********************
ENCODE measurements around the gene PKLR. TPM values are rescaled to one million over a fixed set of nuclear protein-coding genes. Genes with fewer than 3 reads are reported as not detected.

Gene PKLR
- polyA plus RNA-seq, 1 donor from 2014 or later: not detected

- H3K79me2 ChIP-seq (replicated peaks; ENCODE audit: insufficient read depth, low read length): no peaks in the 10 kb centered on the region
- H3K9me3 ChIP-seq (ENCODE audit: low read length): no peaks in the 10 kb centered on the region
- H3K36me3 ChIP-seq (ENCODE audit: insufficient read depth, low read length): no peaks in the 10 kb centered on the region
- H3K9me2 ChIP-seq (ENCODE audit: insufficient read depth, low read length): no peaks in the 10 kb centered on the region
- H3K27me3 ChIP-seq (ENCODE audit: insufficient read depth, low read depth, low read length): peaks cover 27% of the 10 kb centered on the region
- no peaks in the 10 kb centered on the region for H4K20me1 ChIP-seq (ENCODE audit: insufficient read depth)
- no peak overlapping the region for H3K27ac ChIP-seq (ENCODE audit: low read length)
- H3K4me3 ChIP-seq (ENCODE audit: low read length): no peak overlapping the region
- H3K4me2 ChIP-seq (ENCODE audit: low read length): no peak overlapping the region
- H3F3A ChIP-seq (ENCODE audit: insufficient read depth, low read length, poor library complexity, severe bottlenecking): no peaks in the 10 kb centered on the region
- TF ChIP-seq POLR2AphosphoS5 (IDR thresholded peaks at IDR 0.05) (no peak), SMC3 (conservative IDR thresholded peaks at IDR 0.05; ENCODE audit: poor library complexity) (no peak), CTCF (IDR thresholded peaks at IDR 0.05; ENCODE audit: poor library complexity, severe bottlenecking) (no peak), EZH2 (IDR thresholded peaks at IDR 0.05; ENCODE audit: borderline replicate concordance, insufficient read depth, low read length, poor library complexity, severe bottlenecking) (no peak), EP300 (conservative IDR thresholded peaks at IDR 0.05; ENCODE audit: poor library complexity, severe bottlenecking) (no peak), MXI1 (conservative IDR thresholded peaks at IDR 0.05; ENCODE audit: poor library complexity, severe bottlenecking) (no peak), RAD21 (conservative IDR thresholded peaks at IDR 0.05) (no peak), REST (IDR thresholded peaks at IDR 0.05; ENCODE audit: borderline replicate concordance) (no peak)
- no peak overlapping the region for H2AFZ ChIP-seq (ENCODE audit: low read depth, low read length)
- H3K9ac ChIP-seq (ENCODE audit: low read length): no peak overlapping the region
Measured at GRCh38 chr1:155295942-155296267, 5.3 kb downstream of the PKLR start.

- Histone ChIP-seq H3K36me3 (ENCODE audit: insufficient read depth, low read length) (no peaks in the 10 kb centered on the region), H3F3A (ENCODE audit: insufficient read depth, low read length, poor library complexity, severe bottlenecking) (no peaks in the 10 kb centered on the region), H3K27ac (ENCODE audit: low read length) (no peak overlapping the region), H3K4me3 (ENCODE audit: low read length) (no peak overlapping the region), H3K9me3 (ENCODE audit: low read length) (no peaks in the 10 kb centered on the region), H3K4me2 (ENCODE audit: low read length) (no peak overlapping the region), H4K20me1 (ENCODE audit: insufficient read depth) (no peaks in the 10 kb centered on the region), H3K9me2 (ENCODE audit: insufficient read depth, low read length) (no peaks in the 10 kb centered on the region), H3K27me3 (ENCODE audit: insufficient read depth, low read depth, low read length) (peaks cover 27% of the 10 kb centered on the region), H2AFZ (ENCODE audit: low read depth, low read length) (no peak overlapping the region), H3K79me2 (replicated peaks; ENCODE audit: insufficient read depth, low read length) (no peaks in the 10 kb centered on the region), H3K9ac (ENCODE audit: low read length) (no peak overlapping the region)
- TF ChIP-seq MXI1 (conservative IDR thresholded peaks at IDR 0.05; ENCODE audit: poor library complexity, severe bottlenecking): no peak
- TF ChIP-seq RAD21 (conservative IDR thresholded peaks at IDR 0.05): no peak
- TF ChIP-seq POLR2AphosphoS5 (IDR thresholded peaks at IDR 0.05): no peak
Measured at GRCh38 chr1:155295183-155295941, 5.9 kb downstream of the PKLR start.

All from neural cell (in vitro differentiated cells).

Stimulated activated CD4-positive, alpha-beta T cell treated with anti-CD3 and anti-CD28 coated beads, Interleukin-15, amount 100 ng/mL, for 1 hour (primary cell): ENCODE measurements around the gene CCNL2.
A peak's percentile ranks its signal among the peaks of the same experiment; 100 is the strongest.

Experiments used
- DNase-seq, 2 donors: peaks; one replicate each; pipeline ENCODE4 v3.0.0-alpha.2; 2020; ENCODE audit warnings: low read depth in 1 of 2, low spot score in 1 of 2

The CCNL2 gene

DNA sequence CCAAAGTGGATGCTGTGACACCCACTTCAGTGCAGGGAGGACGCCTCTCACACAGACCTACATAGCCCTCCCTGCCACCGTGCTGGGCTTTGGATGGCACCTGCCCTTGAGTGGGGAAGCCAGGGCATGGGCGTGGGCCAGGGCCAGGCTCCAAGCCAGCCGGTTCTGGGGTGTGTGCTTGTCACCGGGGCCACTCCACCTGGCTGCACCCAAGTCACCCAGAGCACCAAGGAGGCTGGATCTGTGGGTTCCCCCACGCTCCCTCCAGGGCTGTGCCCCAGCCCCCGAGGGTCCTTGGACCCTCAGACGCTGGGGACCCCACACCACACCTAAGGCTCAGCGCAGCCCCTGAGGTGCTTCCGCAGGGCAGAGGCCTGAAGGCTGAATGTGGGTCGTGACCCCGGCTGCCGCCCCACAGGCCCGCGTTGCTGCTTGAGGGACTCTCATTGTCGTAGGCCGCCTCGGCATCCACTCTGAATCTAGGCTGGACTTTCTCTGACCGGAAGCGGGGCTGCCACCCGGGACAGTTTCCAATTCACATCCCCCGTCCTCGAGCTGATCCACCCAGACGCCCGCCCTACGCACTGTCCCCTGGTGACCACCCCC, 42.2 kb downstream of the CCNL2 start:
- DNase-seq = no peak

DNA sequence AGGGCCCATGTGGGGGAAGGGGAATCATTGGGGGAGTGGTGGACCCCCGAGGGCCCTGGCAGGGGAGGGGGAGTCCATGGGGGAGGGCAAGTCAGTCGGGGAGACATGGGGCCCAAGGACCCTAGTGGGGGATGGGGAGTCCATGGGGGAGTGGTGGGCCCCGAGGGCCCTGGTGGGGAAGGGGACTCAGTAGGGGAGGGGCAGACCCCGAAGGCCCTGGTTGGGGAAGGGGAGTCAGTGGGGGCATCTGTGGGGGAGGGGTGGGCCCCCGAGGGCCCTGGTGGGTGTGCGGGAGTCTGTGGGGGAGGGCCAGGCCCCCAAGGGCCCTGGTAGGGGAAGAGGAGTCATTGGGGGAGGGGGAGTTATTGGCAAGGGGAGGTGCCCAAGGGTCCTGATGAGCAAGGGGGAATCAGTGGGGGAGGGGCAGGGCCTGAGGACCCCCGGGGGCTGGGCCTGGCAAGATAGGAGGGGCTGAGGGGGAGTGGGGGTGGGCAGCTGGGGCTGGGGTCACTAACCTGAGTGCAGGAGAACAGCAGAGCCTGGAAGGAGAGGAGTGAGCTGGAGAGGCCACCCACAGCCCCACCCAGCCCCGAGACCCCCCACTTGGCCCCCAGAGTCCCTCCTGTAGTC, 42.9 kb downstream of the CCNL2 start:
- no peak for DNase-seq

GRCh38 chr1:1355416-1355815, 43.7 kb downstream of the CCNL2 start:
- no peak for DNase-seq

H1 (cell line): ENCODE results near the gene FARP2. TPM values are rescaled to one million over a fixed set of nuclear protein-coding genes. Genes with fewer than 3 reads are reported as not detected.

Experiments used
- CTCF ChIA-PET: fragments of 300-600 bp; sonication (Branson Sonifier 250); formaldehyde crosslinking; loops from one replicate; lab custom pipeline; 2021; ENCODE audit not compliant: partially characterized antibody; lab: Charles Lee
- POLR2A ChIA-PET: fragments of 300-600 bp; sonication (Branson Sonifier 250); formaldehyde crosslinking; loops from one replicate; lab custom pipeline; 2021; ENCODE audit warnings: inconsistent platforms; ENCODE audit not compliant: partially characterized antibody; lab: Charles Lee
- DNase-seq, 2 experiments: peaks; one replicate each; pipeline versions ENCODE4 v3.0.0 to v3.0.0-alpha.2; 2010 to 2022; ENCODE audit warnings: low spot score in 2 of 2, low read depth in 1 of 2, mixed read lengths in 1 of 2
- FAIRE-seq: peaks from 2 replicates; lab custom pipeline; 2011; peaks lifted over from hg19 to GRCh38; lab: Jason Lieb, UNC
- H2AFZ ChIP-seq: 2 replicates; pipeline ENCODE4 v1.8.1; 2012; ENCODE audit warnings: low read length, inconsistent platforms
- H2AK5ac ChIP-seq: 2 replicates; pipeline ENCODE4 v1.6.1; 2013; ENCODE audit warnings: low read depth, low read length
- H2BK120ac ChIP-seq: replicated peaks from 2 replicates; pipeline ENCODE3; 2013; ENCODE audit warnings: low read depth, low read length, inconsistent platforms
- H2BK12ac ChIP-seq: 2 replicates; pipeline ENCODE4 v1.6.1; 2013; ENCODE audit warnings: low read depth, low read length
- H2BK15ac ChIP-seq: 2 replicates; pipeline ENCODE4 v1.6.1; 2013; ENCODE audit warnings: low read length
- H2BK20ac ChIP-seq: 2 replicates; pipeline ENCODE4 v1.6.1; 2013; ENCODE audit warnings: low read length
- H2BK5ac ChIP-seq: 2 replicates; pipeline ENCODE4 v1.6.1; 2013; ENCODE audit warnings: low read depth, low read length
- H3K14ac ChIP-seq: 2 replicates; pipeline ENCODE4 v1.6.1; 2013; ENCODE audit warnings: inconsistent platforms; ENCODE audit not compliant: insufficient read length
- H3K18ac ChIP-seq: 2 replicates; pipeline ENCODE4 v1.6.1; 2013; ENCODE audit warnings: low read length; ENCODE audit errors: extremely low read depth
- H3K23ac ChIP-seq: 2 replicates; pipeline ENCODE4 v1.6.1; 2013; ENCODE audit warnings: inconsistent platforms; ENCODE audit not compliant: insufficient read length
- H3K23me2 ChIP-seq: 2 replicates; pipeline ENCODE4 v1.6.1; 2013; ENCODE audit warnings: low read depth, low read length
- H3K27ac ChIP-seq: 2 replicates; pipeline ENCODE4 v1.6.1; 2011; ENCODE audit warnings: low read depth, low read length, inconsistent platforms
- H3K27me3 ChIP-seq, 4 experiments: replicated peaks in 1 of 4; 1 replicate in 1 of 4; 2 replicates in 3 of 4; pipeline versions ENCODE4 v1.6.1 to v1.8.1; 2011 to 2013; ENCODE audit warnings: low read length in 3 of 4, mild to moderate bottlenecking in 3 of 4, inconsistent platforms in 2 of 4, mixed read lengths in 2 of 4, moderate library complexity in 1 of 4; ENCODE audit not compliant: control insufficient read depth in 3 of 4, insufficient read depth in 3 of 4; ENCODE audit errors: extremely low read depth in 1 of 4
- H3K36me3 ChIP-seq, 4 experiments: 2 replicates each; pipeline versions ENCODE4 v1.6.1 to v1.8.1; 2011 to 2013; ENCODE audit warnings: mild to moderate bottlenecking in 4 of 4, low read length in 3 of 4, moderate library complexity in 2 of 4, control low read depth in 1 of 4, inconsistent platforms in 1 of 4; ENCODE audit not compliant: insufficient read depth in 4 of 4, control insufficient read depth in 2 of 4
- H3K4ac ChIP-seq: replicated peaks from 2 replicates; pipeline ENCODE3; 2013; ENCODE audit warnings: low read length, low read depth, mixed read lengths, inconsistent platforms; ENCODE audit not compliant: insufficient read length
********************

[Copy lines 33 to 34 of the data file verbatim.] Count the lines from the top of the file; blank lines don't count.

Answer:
GRCh38 chr1:1355416-1355815, 43.7 kb downstream of the CCNL2 start:
- no peak for DNase-seq